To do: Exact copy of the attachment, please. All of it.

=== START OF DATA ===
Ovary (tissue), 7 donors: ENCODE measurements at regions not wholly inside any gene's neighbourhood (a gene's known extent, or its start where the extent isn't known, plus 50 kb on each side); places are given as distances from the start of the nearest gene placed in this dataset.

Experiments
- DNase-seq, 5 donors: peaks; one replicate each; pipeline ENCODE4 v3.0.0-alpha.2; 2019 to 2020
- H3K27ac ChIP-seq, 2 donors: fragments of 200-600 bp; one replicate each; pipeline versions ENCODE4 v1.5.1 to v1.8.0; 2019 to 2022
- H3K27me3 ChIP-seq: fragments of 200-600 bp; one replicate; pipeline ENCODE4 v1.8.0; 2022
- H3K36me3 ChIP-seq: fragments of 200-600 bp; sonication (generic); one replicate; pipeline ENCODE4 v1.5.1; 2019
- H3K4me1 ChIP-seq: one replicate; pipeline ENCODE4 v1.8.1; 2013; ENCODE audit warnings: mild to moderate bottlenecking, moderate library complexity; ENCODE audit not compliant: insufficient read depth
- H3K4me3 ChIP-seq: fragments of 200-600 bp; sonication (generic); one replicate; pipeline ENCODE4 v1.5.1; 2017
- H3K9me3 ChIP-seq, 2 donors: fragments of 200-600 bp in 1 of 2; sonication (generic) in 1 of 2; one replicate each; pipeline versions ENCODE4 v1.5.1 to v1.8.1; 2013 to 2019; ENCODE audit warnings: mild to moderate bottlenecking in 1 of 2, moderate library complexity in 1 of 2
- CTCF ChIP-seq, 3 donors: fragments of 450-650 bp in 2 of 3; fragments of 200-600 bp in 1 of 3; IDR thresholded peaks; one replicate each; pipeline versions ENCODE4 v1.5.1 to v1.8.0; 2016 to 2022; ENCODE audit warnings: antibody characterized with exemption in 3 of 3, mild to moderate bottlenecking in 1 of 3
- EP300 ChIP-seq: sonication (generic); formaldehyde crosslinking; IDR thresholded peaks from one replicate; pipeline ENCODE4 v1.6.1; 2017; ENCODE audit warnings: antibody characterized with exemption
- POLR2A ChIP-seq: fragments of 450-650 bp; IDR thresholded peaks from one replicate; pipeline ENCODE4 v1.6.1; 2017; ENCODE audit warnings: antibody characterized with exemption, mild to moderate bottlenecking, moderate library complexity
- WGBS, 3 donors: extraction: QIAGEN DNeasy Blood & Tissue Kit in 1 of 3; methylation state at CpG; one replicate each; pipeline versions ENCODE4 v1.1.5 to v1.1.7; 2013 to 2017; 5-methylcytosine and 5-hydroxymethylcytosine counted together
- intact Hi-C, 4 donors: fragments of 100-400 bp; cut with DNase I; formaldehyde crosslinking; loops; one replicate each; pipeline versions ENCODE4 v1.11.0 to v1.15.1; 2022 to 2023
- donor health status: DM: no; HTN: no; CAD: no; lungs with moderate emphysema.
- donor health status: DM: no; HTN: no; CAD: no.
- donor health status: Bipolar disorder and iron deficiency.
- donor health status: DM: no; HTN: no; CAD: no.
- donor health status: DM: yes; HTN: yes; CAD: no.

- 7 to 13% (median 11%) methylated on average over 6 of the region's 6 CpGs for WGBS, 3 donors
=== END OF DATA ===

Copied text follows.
Ovary (tissue), 7 donors: ENCODE measurements at regions not wholly inside any gene's neighbourhood (a gene's known extent, or its start where the extent isn't known, plus 50 kb on each side); places are given as distances from the start of the nearest gene placed in this dataset.

Experiments
- DNase-seq, 5 donors: peaks; one replicate each; pipeline ENCODE4 v3.0.0-alpha.2; 2019 to 2020
- H3K27ac ChIP-seq, 2 donors: fragments of 200-600 bp; one replicate each; pipeline versions ENCODE4 v1.5.1 to v1.8.0; 2019 to 2022
- H3K27me3 ChIP-seq: fragments of 200-600 bp; one replicate; pipeline ENCODE4 v1.8.0; 2022
- H3K36me3 ChIP-seq: fragments of 200-600 bp; sonication (generic); one replicate; pipeline ENCODE4 v1.5.1; 2019
- H3K4me1 ChIP-seq: one replicate; pipeline ENCODE4 v1.8.1; 2013; ENCODE audit warnings: mild to moderate bottlenecking, moderate library complexity; ENCODE audit not compliant: insufficient read depth
- H3K4me3 ChIP-seq: fragments of 200-600 bp; sonication (generic); one replicate; pipeline ENCODE4 v1.5.1; 2017
- H3K9me3 ChIP-seq, 2 donors: fragments of 200-600 bp in 1 of 2; sonication (generic) in 1 of 2; one replicate each; pipeline versions ENCODE4 v1.5.1 to v1.8.1; 2013 to 2019; ENCODE audit warnings: mild to moderate bottlenecking in 1 of 2, moderate library complexity in 1 of 2
- CTCF ChIP-seq, 3 donors: fragments of 450-650 bp in 2 of 3; fragments of 200-600 bp in 1 of 3; IDR thresholded peaks; one replicate each; pipeline versions ENCODE4 v1.5.1 to v1.8.0; 2016 to 2022; ENCODE audit warnings: antibody characterized with exemption in 3 of 3, mild to moderate bottlenecking in 1 of 3
- EP300 ChIP-seq: sonication (generic); formaldehyde crosslinking; IDR thresholded peaks from one replicate; pipeline ENCODE4 v1.6.1; 2017; ENCODE audit warnings: antibody characterized with exemption
- POLR2A ChIP-seq: fragments of 450-650 bp; IDR thresholded peaks from one replicate; pipeline ENCODE4 v1.6.1; 2017; ENCODE audit warnings: antibody characterized with exemption, mild to moderate bottlenecking, moderate library complexity
- WGBS, 3 donors: extraction: QIAGEN DNeasy Blood & Tissue Kit in 1 of 3; methylation state at CpG; one replicate each; pipeline versions ENCODE4 v1.1.5 to v1.1.7; 2013 to 2017; 5-methylcytosine and 5-hydroxymethylcytosine counted together
- intact Hi-C, 4 donors: fragments of 100-400 bp; cut with DNase I; formaldehyde crosslinking; loops; one replicate each; pipeline versions ENCODE4 v1.11.0 to v1.15.1; 2022 to 2023
- donor health status: DM: no; HTN: no; CAD: no; lungs with moderate emphysema.
- donor health status: DM: no; HTN: no; CAD: no.
- donor health status: Bipolar disorder and iron deficiency.
- donor health status: DM: no; HTN: no; CAD: no.
- donor health status: DM: yes; HTN: yes; CAD: no.

- 7 to 13% (median 11%) methylated on average over 6 of the region's 6 CpGs for WGBS, 3 donors